Officials touted auto industry provisions in the new agreement that they said would return “billions of dollars of production” to the United States, improved access to Canadian dairy markets, and a review every six years that would prevent the new agreement from becoming outdated.

The treaty also addressed e-commerce with new intellectual property protections, including decade-long patents for biologic drugs.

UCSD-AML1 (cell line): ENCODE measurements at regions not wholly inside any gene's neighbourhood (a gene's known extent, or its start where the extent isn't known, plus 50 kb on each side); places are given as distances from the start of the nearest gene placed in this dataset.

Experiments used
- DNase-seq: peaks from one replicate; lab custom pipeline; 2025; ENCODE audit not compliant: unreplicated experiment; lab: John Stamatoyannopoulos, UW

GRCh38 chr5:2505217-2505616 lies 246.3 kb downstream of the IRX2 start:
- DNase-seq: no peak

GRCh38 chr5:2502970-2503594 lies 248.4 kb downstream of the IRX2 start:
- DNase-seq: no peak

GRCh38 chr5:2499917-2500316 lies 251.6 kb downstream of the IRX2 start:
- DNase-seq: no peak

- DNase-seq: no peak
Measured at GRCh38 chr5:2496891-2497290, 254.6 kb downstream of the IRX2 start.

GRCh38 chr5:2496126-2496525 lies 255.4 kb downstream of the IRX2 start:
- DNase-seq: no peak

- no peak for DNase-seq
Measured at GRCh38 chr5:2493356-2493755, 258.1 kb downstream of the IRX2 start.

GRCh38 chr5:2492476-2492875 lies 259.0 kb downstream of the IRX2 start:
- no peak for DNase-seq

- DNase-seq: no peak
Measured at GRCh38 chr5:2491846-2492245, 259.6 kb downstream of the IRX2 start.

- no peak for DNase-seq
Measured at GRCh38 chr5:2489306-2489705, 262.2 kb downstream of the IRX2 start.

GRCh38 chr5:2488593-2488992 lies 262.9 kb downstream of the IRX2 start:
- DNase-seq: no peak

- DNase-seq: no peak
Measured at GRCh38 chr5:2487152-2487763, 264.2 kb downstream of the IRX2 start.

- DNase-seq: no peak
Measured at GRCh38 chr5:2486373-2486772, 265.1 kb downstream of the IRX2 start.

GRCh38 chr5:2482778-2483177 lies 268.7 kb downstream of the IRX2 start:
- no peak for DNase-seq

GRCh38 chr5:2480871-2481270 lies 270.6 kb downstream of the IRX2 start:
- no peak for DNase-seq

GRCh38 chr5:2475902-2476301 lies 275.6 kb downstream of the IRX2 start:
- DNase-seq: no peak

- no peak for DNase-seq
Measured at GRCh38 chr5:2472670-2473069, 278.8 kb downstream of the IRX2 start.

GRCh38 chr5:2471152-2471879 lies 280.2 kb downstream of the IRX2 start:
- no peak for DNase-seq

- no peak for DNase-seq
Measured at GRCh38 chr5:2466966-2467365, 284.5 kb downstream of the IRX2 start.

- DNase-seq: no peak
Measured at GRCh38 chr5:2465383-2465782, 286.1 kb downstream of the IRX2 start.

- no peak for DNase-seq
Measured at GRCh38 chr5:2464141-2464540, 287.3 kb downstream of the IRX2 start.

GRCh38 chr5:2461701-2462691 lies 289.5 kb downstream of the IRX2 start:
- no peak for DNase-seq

“Everything we’re doing is designed to lead to higher incomes, higher wages, and a higher standard of living for Americans,” said one senior administration official, who insisted upon anonymity to brief reporters.

The deal also includes stronger protections for labor rights, the environment and intellectual property than did Obama-era trade deals, the official said.